Jungle Wayanad and introduced in Indian news

Our previous host Manoj insisted that we should visit mr. Suneesh at Wayanad. He could show us a NGO Uravu that makes everything with bamboo and creates sustainable employment and income generations in rural areas.  Sumeesh gave us a tour in the many departments and projects. We saw the beautiful bamboo cottages, beds, chairs, tables everything is made out of bamboo. They also have a lot merchandise likes bags, wallets, pens, lamps and so on. Very tempting to buy as a present. Mr. Suneesh is a journalist who wanted to write a story about our travel to spread in the local newspaper. We camped on his roof and he made amazing food. He is a really good chef and his stepmother is really sweet. The environment is amazing. Wayanad is in the mountains, its cool and looks like a jungle. Everywhere there are beautiful flowers, foresty hills, areca nut trees, palm trees, lakes and I could continue forever. Only the big towns in Wayanad are crowded with traffic and better to avoid.

During the days we cycled in the wonderful environment of Wayanad. And were followed by Suneesh who was getting in the middle of nowhere out of a tuc tuc to make pictures of us. We enjoyed the amazing food together and we had the chance to relax and use the internet. Mr. Suneesh wanted to introduce to many people. We met Mohammed the organizer of a bicycle event. They were trying to enthusiast children into cycling. They would get guided by one of the famous trainers. We decided to stay for this event.

We had to cycle twenty kilometers to the bicycle event with some heavy rain here and there. The event was funny. It was mostly standing with the kids and our bicycles in front of the many camera’s. There was a lot of speaking in Meliyalam and after and hours or so we could cycle five minutes down the hill with the children and up again. Some kids got instruction of the trainer. We instead enjoyed the cable slide with Mohammed’s kids. His little one was so light, he needed some help to come to the end station. We got interviewed by some journalists for the local newspapers and we had to ride our bicycles for the local news channel.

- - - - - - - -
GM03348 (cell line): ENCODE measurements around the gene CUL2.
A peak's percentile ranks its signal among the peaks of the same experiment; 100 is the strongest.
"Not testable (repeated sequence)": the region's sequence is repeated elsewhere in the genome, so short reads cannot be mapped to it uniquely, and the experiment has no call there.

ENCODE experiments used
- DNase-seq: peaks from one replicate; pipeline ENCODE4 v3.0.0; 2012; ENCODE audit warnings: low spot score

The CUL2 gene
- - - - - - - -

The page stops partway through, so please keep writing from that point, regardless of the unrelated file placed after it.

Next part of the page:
Resort times

At the event we were invited by the manager Subramanian of eco-resort Wayanad Life to stay at the resort. Our first reaction was that we already had a host in the capital of Wayanad and had to go there. The resort was also 15 kilometers out of direction, so with the rain we were not too excited. When we called our host he was not prepared for our stay, so our plans changed and we made one of the best decisions in our lives ;p: going to the resort. The moment we cycled up hill Wayanad turned quiet. We were out of the busy hectic traffic and there was just greenery around us. We had just two amazing days. We were welcomed with crowns made of leaves. We were dirty, wet and it felt so funny to be suddenly in such a luxurious environment. We were invited for a late lunch. The restaurant was so fancy, amazing service and the fooood: wauw. Best food ever. We gave our personal compliments to the chef. That was possible, because he came to our table. We went to our room to take a rest have a shower and celebrate our happiness as you see on the pictures below.

The two days were filled with chillness, easyness and luxury. Subramanian told us about the concept of the resort. It is a resort that tries to bother nature as least as possible. They use local materials, hire local people to empower the local community and use organic foods. They have their own farm at Kerala coast. But this resort gets the food at the local people in the town. They do not use plastics and they embrace nature by taking care of it and by being in the middle of the forest. They offer tours where young specialist take the guest for spotting birds or snakes. We did the bird tour which was great, although we got attacked by leeches that even with leech socks managed to croll on our neck, belly, or legs. But no bite 🙂

Our last evening we held a presentation for the guests in the resort about our travels. Which was fun to do. When they heard we play a little guitar they arranged one, so we could entertain.  Here we met Krutti and her husband from Mumbai that gave us an address in Bangalore of Upasna, a girl that cycled 600 kilometer on her own.

After two wonderful nights we left the resort and we were back in traveling life again. We contacted a warmshower host on the way who gave us the address of his parents, in a new state Karnataka! During our lunch the local people recognized us from the reports in the newspapers. We had the article in front of us. We cycled our way from Kerala to Karnataka through the beautiful forest where we got warned by tiger signs. However we only saw lots of beautiful deers, birds, squirrels and so on.

To read our next adventures in the new states Karnataka and Goa click here.